Nora Martin was born March 31, 1921 in St. Helens. Her father was a logger
and her mother tended a small farm and three children. That simple beginning did not foretell
what would become a very dynamic and productive life. As a young girl she realized
that God had given her a great voice, "so as to make people happy," she wrote. She sang
locally for events, including President Roosevelt at the opening of Timberline Lodge.
One evening she appeared at a local talent contest wearing a buckskin outfit and in
the audience was Stephen M. Janik, a part time talent scout for NBC Radio, Recognizing her
five octave rand and perfect pitch, he signed her to a contract.
A few years later with Stephen as her manager, Nora went off to Hollywood and starred in Western
movies with Gene Autry, John Wayne and other cowboys, She played the dance hall
singer with a heart of gold.
As WWII began, the famous radio star Eddie Cantor signed Nora to a five year
contract to take over for Dinah Shore on his national radio program. During the
war years she sang on the Cantor show from New York, made hundred of appearances before
returning soldiers, at military bases and hospitals. Her touring show was
called "Time to Smile" which is what she brought to the soldiers.
In addition, she made many appearances throughout the country selling war bonds on stage
with Eddie Cantor, Bob hope, John Wayne, Les Paul and her own group, "Pals of the Golden West,"
In on such 24-hour bond sale event, she raised $38 million. In 1946 she was awarded a
citation for her service by the U.S. War Department.
As the war wound down Nora and Stephen wanted to return to Portland and did so after
E -E Day and V - J Day. They moved into Laurelhurst and joined All Saints Parish and school.
They had two sons, Stephen T. in 1947 and Robert M. in 1949.
Nora was a devoted mother
and wife and Hollywood was in the distant past. The symbols of that life were left in
the attic, except for the time she sang with Frank Sinatra to raise money for the
Portland Police Assistance League and for other charities.
As her sons went off to school, Nora was involved in many church, OTA and community serviced
activities, the beginning of a growing scope of community involvement.
Nora faced a challenge in 1960 when she was diagnosed with breast cancer that required
radical treatment. She overcame that challenge and took the experience as a direction from
God to help others similarly challenged. She joined the American Cancer Society (ACS)
and went public with her story about cancer, which was not common in those days. She became
the first woman to be President of the Oregon Division of the ACS in the early
'70s she developed the "Reach to Recovery Program" to help women to recover from
breast cancer surgeries; established an early detection center at Good Samaritan Hospital,
one of only seven in the nation; and in 1977 represented Oregon at the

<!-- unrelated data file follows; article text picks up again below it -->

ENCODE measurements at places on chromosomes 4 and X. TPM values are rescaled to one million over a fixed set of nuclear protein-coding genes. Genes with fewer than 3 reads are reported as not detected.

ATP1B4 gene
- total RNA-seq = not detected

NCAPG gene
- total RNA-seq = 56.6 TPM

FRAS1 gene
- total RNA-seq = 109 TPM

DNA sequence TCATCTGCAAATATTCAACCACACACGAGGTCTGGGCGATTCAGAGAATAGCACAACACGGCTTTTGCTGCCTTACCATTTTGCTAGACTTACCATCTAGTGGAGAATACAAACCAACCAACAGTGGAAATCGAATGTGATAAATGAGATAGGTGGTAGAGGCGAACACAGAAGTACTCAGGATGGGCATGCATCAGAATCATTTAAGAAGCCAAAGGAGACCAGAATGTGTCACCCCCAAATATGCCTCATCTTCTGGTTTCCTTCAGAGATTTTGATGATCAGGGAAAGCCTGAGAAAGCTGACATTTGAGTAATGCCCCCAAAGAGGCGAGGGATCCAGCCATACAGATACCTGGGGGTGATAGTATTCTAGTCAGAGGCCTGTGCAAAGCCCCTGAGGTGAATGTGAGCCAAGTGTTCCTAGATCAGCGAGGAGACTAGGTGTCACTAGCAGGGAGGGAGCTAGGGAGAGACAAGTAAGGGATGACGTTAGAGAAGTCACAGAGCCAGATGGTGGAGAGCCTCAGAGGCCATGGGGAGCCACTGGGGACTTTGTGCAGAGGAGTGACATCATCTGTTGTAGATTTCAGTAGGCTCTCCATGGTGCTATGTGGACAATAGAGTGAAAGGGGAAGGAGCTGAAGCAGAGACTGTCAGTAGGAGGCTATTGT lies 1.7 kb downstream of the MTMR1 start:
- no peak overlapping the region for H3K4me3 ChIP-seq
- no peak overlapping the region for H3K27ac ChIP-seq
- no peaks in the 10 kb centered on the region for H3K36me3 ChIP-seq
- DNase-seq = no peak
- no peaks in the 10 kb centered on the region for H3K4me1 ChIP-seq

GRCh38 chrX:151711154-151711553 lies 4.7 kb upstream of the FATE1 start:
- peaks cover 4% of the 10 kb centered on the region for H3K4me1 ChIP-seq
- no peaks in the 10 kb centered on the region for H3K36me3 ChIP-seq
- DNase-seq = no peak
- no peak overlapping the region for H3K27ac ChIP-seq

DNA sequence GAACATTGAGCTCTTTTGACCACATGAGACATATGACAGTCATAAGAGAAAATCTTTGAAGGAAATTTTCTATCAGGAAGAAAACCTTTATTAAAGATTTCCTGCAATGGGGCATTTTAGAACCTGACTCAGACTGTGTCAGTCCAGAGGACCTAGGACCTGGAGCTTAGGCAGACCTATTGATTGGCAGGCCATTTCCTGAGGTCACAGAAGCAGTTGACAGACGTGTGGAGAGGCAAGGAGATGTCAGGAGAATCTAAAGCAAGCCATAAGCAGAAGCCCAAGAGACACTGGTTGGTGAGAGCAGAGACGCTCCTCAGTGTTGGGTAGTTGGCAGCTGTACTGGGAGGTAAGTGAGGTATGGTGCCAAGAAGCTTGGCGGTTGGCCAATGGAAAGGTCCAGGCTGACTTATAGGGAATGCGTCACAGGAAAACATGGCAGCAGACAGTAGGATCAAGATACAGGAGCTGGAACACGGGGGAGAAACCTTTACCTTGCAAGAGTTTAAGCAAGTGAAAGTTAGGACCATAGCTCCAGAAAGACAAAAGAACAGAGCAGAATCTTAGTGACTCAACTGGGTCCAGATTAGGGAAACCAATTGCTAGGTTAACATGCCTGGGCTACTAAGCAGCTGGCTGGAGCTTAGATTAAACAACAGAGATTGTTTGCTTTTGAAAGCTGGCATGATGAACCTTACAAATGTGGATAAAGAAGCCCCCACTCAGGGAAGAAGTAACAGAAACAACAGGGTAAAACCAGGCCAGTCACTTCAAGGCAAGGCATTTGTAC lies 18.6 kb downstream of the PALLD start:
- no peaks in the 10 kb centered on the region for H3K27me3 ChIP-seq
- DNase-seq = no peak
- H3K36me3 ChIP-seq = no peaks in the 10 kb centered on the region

National Human Values and Cancer Conference.
Finally, she established ACS thrift shops, not only to raise money but also to
offer education. Nora received the "Order of the Red Sword," which is the ACS National
In addition to her ACS work, during the decades after her own recovery, she was an
officer of the YWCA, chaired the women's division of the National Conference of
Christians and Jews, was an officer of the Assistance League, taught catechism to deaf
children for several years, helped develop the Providence Nursery for severely impaired
children, served as President of Holy Name Auxiliary, and was a member of the
West Hills Symphony Auxiliary. In her later years she was a very active member of
the International Chapter P.E.O. Sisterhood that provides college scholarships to
women in need.
As a doting mother she took great joy in the accomplioshemts of her family, including attending four
The following two awards bracket her decades of work for the community. In 1963 the Oregon
Journal named Nora as one of the first 10 "Women of Accomplishments" and 32 years later,
in 1995, Nora was named one of six women awarded the "White Rose,"
saluting Women of Achievement.
In her last decade Nora had to deal with numerous medical and mobility issuers. She never
complained and always had a bright spirit. She was buoyed by her countless friends, Her
door was always open and usually a friend would be there visiting, talking about current
events and families and not dwelling the past. She had hoped to make 95 years,
but 92 and 10 months was a great run.
In one of her last journal entries she wrote, "The joy of giving is truly the joy
of living," "Life is about friends--everyday angels."
Nora's husband Stephen M. Janik predeceased her Feb 14, 1979. Nora is survived by
her sons, Stephen T. Janik and Robert M. Janik, five grandchildren, Matthew, Michelle, Aimee, Jacqueline
and Thomas; and 13 great-grandchildren.
In lieu of flowers, the family would appreciate contributions to her special charity:
c/0 George Jo Aas, Chapter A Treasurer,
6067 Claremont Court
Lake Oswego, Oregon 97035
Private interment at Mt. Calvary Cemetery. An Irish Wake will be held at 4p.m.,
Wednesday Feb 23, 2014 at the Multnomah Athletic Club.
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